“I realize that the idea is not only wrong but dangerous. What a treacherous thing it is to believe that a person is more than a person.” - Quentin Jacobsen, Paper Towns by John Green
It’s been years since I’ve been able to finish a book within a day, and I’m glad I didn’t put this down. Admittedly, the summary (that’s literally) behind the book doesn’t even measure up to the message I had gathered from this mystery-esque book. Not only did I love the characters, but those who’ve read The Fault In Our Stars won’t be disappointed by the writing, pace, and wit that is so John Green.
Don’t worry, you (might) not cry your eyes out on this book, but if you’re going through that stage with your friends—having an image of them and expecting that they’ll still be the same people you’ve gotten to know them as—then you might pick up a lesson or two.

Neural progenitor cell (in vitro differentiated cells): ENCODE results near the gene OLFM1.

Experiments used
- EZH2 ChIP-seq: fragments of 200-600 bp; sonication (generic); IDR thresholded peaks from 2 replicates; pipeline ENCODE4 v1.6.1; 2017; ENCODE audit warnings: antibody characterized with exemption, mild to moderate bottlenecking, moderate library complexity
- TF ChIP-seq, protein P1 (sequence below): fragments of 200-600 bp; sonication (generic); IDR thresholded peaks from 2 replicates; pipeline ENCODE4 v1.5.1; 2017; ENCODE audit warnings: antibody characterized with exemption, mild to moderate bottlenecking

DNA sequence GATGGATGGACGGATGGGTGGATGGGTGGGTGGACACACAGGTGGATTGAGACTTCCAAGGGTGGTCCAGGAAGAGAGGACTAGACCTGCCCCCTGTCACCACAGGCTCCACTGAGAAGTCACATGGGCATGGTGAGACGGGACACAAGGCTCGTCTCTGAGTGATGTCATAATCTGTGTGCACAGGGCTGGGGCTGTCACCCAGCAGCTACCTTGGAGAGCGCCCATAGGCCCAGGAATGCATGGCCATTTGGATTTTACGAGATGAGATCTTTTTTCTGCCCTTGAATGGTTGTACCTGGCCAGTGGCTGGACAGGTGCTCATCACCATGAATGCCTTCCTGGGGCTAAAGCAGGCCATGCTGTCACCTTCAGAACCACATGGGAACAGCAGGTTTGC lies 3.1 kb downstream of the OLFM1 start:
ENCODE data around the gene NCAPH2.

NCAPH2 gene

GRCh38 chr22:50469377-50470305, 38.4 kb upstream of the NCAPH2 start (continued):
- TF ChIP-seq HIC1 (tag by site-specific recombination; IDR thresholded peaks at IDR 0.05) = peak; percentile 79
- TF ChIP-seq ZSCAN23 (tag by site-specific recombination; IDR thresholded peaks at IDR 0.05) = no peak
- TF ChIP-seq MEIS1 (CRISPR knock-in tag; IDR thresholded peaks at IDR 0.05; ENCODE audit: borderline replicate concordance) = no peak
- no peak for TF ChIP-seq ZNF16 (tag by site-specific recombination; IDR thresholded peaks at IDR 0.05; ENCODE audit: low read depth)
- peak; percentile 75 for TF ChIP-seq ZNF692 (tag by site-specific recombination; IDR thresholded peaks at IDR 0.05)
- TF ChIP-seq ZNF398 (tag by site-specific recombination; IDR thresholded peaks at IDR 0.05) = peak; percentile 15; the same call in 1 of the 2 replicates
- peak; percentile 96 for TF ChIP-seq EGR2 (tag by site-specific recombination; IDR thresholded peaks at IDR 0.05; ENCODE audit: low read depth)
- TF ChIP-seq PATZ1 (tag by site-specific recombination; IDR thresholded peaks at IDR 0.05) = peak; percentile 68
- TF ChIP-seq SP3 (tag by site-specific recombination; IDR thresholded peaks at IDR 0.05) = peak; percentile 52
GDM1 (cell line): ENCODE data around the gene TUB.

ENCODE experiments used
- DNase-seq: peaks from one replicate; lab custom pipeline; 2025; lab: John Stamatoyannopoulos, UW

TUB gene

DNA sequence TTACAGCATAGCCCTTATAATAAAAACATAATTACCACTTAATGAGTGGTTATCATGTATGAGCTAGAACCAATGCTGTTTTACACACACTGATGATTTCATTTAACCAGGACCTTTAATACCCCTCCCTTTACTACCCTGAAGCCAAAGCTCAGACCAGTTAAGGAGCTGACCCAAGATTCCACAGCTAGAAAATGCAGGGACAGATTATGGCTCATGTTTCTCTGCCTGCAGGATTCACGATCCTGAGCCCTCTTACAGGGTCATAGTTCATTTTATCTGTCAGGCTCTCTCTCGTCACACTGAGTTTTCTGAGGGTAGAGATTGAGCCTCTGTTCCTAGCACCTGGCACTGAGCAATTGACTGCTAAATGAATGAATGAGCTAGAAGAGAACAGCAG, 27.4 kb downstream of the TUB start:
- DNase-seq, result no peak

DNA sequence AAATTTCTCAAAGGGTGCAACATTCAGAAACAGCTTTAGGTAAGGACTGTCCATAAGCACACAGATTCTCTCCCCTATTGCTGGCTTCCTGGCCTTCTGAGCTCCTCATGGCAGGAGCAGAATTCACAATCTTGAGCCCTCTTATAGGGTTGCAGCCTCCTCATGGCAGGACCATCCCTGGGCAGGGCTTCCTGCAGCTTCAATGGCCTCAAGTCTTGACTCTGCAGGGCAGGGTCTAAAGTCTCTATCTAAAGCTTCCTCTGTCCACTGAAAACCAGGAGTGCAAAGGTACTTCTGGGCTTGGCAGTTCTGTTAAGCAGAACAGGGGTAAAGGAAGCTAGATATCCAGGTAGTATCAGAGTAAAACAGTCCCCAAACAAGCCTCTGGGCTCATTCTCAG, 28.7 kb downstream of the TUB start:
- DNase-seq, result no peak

In reference to the quote above, this is what I gathered because I feel like being open today:
Yes, people change, sometimes it sucks, sometimes it doesn’t, and most of the time you don’t realize that it’s happening until you really take the time to sincerely look at them. Look at people and see them for who they are and not the person you think they are or know them to be. Look at them as they are now, because as Margo Roth Spiegelman had put it ”Forever is composed of nows.”
Having to face this is, by all means, hard; because you have to either leave it or accept it, and hope that they’ll do the same. And if they don’t, that’s a whole ‘nother way of looking at them.